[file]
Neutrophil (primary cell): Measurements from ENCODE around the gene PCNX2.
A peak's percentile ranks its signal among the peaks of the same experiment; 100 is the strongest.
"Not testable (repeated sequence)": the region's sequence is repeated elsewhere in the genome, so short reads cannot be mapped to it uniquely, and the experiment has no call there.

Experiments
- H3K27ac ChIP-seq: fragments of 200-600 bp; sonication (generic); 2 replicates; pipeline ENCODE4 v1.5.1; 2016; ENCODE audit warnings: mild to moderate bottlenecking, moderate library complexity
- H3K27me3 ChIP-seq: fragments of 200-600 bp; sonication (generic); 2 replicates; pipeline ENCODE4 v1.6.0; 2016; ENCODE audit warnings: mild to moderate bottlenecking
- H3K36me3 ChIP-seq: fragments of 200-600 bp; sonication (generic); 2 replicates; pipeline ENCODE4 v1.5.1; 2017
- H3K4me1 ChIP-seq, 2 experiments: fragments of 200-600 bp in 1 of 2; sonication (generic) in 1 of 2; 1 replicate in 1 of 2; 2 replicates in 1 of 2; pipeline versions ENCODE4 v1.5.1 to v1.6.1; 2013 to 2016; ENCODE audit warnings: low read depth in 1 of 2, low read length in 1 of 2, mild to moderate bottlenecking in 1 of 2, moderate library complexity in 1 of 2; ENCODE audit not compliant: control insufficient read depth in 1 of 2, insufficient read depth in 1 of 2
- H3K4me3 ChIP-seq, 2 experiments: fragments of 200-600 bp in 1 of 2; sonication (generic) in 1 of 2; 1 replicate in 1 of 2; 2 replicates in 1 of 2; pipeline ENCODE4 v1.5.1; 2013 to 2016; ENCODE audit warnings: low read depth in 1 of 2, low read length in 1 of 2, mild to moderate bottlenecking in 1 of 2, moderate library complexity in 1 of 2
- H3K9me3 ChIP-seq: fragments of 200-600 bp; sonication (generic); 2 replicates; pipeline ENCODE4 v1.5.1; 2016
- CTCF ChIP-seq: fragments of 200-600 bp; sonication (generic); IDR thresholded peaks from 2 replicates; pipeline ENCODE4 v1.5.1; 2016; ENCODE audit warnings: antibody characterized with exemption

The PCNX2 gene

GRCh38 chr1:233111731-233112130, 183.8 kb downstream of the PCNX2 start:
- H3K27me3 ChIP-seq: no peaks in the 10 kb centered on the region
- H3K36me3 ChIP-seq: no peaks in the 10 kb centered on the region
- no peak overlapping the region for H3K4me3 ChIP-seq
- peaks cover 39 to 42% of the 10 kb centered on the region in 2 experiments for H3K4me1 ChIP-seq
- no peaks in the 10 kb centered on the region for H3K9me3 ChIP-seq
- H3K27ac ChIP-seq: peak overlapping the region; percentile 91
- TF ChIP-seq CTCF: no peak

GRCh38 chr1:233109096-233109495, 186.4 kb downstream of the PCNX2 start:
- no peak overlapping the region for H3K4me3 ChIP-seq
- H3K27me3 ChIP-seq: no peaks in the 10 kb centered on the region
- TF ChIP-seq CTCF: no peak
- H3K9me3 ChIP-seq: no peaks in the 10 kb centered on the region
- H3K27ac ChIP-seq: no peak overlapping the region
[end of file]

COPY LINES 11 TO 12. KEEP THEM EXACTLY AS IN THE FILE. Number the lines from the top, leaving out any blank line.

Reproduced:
- CTCF ChIP-seq: fragments of 200-600 bp; sonication (generic); IDR thresholded peaks from 2 replicates; pipeline ENCODE4 v1.5.1; 2016; ENCODE audit warnings: antibody characterized with exemption

The PCNX2 gene